Can I get a medical collection removed from my credit report?

by Lynnette Khalfani-Cox, The Money Coach on December 23, 2010

in Credit Reports


Question:

A subscriber to Ask The Money Coach.com asks – “Can I remove a medical collections from our credit report? It has been paid and it is our account. I didn’t know that it had been reported. I did call the collection agency and was told by law it could not be removed unless there was a mistake. I was told I could dispute it by written letter and to fax this letter to the representative and they would take it to their arbitration department. Is there ever any circumstances to warrant removal? Was I given the correct information from the representatives? And if I try to dispute it on the grounds of personal circumstances and I lose, will it hurt me more?”

Answer:

First, you need to understand that the big three credit bureaus ‑‑ Equifax, Experian and TransUnion ‑‑ maintain credit files on individual consumers in this country, not joint credit accounts.  Now, it may be the case that this medical collection was an account for which you and your spouse both assumed liability and therefore the collection account is showing up on your account as well as your spouse’s account, but I just want to be clear that there is no such thing as an “our” or “we” when it comes to credit reports.

You stated that you did owe the account and that you did pay the account. Just by paying a collection account does not and will not automatically remove it from your credit report. Negative information such as a late payment or collection account under the Fair Credit Reporting Act can remain on your credit report legally for up to seven years.

Now, you said that the person told you that by law it cannot be removed unless there was a mistake. No, that is not accurate.   It’s within their power to remove anything that they want to remove. This goes for a collection agency, a medical institution, a hospital, a collection agency, a creditor, a credit card company, etc. Frankly, the incentive there is less at this point since you’ve already paid the account. You’ve already given them the cold hard dollars that they were seeking and so a bit of your leverage in getting them to remove that medical collection account from your credit report has been lost.


I am always telling consumers, if you are going to pay and settle up on an account that has been past due, that one of the things you should ask for upfront is that your creditor or your collection agency agrees beforehand and in writing to remove all negative information from your credit reports. They won’t always agree to do this but certainly if you ask for it, you have a more likely chance of getting it done if you try to request it and get it in writing upfront.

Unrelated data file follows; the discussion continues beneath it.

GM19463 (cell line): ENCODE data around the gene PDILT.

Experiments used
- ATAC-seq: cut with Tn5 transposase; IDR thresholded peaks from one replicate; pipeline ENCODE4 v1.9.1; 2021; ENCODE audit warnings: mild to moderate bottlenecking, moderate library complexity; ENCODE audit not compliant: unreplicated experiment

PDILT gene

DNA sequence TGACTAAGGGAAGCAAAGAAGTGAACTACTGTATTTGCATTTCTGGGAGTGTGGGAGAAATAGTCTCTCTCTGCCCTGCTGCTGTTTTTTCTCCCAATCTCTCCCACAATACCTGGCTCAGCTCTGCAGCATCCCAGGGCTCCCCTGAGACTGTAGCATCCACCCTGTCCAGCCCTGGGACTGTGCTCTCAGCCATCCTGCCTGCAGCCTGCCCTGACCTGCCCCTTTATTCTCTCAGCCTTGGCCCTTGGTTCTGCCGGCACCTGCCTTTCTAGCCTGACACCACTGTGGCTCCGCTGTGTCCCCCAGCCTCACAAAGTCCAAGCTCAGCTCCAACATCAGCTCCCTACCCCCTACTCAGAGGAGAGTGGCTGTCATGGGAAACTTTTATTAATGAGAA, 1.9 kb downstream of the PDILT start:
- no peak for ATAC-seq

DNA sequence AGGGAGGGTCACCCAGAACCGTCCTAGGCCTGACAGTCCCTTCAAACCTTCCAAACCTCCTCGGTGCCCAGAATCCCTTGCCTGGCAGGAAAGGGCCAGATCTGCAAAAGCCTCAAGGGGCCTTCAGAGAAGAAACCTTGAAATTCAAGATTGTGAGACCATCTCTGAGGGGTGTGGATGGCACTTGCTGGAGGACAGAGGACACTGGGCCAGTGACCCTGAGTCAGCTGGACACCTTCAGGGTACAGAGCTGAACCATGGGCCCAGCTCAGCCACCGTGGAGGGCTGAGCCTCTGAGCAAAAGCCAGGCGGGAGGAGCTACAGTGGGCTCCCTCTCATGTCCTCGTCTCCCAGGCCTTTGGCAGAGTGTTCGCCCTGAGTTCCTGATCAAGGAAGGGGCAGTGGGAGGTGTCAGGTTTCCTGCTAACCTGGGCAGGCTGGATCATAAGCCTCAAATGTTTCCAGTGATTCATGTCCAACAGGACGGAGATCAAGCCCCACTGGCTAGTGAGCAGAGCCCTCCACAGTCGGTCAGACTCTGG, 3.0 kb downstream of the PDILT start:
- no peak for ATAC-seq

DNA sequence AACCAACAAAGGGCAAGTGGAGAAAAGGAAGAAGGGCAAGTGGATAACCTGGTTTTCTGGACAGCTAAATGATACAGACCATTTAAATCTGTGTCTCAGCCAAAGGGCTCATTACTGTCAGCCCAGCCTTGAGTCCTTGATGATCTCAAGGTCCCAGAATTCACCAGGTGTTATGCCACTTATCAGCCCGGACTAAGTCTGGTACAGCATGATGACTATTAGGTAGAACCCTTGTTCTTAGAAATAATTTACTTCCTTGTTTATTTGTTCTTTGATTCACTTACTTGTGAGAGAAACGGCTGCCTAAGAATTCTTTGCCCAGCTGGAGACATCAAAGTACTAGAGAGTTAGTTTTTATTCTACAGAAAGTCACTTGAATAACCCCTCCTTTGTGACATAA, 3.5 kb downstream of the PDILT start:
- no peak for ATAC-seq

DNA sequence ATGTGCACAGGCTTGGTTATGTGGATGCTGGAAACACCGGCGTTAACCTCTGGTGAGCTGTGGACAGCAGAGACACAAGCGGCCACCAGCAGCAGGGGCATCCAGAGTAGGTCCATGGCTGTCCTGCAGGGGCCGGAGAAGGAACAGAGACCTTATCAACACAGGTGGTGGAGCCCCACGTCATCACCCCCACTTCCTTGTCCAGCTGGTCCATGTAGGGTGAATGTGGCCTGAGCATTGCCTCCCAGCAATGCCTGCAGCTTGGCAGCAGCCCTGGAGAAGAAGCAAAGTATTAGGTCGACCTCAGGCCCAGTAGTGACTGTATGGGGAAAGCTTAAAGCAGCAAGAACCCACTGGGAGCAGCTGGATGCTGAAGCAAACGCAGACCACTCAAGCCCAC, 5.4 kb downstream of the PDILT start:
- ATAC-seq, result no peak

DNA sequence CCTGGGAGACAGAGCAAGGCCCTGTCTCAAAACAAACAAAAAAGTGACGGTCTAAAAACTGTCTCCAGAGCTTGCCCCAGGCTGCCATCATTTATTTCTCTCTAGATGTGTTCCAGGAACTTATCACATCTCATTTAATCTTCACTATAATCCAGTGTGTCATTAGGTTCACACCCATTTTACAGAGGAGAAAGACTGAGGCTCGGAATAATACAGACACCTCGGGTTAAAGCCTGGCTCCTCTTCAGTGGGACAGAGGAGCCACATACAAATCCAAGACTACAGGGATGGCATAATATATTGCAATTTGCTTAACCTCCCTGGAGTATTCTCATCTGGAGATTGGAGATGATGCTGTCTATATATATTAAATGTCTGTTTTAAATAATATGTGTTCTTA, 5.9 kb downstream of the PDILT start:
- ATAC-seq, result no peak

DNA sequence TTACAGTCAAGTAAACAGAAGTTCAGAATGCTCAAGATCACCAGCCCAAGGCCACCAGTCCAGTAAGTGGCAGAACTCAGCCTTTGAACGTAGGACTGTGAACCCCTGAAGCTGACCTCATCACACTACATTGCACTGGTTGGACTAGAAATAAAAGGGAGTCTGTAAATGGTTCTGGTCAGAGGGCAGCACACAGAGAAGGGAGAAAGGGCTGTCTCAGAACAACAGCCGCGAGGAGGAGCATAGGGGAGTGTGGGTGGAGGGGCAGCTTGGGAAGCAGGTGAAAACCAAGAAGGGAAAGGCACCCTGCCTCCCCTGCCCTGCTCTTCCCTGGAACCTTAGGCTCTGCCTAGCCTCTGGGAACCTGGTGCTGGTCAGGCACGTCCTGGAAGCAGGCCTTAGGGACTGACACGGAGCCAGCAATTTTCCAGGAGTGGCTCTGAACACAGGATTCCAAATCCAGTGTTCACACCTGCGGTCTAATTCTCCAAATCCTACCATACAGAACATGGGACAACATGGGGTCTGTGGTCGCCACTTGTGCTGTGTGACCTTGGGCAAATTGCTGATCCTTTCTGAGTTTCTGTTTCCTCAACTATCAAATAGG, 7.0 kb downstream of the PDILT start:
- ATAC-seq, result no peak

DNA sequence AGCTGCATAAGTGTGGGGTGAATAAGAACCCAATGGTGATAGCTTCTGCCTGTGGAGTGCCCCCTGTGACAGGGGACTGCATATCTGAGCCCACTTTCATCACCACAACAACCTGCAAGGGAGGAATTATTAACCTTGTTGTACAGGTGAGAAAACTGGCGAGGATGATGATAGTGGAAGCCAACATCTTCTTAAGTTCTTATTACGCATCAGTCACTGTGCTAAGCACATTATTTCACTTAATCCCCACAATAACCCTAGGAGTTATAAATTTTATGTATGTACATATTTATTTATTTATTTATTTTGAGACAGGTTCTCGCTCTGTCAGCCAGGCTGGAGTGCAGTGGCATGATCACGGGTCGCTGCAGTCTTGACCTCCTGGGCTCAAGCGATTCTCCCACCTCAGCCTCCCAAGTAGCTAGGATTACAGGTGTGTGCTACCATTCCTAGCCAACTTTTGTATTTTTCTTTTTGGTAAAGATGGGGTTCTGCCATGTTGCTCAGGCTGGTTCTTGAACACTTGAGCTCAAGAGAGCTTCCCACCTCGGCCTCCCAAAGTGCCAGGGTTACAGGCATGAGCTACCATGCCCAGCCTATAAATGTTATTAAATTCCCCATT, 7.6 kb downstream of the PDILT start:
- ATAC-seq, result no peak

With regard to them disputing it or with regard to you disputing it by written letter and faxing it over to their arbitration department, I would go ahead and follow the course that they’ve recommended but again, there is no requirement under the law that they remove this information from your credit report. It’s just a matter of them looking at your circumstances and trying to say: “Ah, the person did pay after X amount of time!” You didn’t indicate how old or how past due this account was, so it is really going to be entirely at their discretion.

You said if you disputed on the grounds of personal circumstances and lose, will that hurt you more? No, it won’t hurt you more but it could potentially hurt you more if you try to dispute it with the credit bureaus and then you enter a statement, something called a “consumer statement”, on your credit report.

Generally speaking, I advise people not to enter a consumer statement on your credit reports, because those kinds of statements which do tend to reflect some element of your personal circumstances, that is: “I was sick, ” “I couldn’t work, ” “I was out of a job, ” “We had big medical bills, ” “We had credit card debt.”… Whatever it is you are trying to explain in terms of your personal circumstances, is essentially just an admission that you did in fact not pay as agreed and that the creditor was correct in reporting your tardy payments.

So, don’t add a statement to your consumer file and this is not something that you can legitimately dispute with the credit bureaus themselves. You can try to go directly to the medical collections agency and see if they would be willing to remove it on some other grounds. The fact that they have said: “Unless there was a mistake, ” tells you upfront that they are going to take a pretty hard line position on this. You already know that there was not a mistake because you indicated that it was in fact your account.


So, good luck in managing your credit in the future and I hope this information has been helpful to you in terms of knowing what can and can’t be reported on your credit report.


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Lynnette Khalfani-Cox, The Money Coach

Personal Finance Expert and Co-Founder at Ask The Money Coach.com
Lynnette Khalfani-Cox, The Money Coach is a personal finance expert, speaker, and author of numerous books on personal finance. She appears frequently as an expert commentator on television, radio and in print.

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